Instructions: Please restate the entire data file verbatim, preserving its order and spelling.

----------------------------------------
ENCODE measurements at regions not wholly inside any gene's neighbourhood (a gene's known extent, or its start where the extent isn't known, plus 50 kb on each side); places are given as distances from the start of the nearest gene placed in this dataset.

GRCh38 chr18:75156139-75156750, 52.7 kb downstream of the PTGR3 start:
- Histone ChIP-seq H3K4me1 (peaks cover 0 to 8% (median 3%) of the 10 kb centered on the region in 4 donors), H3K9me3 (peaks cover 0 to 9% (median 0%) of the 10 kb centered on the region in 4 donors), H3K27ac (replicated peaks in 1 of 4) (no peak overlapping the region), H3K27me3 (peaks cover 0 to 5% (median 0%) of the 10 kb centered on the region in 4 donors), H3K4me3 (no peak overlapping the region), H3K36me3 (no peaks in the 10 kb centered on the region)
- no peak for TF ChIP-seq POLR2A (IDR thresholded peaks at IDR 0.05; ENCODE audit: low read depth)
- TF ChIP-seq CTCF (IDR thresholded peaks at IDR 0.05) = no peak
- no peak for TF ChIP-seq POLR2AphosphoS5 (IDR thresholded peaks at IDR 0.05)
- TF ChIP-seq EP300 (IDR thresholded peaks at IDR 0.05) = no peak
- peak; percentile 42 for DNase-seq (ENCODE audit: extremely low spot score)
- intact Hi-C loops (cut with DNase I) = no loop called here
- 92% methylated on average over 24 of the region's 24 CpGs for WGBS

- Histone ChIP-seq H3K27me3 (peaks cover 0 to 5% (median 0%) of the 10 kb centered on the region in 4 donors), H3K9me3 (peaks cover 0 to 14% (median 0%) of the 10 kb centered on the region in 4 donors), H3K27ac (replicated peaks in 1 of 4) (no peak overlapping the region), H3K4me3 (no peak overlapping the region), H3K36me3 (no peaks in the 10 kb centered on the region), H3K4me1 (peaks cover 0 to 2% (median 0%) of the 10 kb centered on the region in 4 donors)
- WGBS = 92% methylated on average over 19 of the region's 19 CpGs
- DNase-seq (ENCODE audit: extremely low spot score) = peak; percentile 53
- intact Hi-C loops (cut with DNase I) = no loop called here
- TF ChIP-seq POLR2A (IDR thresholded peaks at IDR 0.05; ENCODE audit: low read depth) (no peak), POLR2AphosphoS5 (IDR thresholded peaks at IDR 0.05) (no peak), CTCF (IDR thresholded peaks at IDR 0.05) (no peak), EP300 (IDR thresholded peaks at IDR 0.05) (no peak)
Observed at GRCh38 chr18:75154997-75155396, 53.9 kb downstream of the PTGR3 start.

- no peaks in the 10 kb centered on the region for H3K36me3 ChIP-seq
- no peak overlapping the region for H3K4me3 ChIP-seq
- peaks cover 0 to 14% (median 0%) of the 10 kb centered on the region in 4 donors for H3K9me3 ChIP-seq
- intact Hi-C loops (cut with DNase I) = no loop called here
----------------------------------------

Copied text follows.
ENCODE measurements at regions not wholly inside any gene's neighbourhood (a gene's known extent, or its start where the extent isn't known, plus 50 kb on each side); places are given as distances from the start of the nearest gene placed in this dataset.

GRCh38 chr18:75156139-75156750, 52.7 kb downstream of the PTGR3 start:
- Histone ChIP-seq H3K4me1 (peaks cover 0 to 8% (median 3%) of the 10 kb centered on the region in 4 donors), H3K9me3 (peaks cover 0 to 9% (median 0%) of the 10 kb centered on the region in 4 donors), H3K27ac (replicated peaks in 1 of 4) (no peak overlapping the region), H3K27me3 (peaks cover 0 to 5% (median 0%) of the 10 kb centered on the region in 4 donors), H3K4me3 (no peak overlapping the region), H3K36me3 (no peaks in the 10 kb centered on the region)
- no peak for TF ChIP-seq POLR2A (IDR thresholded peaks at IDR 0.05; ENCODE audit: low read depth)
- TF ChIP-seq CTCF (IDR thresholded peaks at IDR 0.05) = no peak
- no peak for TF ChIP-seq POLR2AphosphoS5 (IDR thresholded peaks at IDR 0.05)
- TF ChIP-seq EP300 (IDR thresholded peaks at IDR 0.05) = no peak
- peak; percentile 42 for DNase-seq (ENCODE audit: extremely low spot score)
- intact Hi-C loops (cut with DNase I) = no loop called here
- 92% methylated on average over 24 of the region's 24 CpGs for WGBS

- Histone ChIP-seq H3K27me3 (peaks cover 0 to 5% (median 0%) of the 10 kb centered on the region in 4 donors), H3K9me3 (peaks cover 0 to 14% (median 0%) of the 10 kb centered on the region in 4 donors), H3K27ac (replicated peaks in 1 of 4) (no peak overlapping the region), H3K4me3 (no peak overlapping the region), H3K36me3 (no peaks in the 10 kb centered on the region), H3K4me1 (peaks cover 0 to 2% (median 0%) of the 10 kb centered on the region in 4 donors)
- WGBS = 92% methylated on average over 19 of the region's 19 CpGs
- DNase-seq (ENCODE audit: extremely low spot score) = peak; percentile 53
- intact Hi-C loops (cut with DNase I) = no loop called here
- TF ChIP-seq POLR2A (IDR thresholded peaks at IDR 0.05; ENCODE audit: low read depth) (no peak), POLR2AphosphoS5 (IDR thresholded peaks at IDR 0.05) (no peak), CTCF (IDR thresholded peaks at IDR 0.05) (no peak), EP300 (IDR thresholded peaks at IDR 0.05) (no peak)
Observed at GRCh38 chr18:75154997-75155396, 53.9 kb downstream of the PTGR3 start.

- no peaks in the 10 kb centered on the region for H3K36me3 ChIP-seq
- no peak overlapping the region for H3K4me3 ChIP-seq
- peaks cover 0 to 14% (median 0%) of the 10 kb centered on the region in 4 donors for H3K9me3 ChIP-seq
- intact Hi-C loops (cut with DNase I) = no loop called here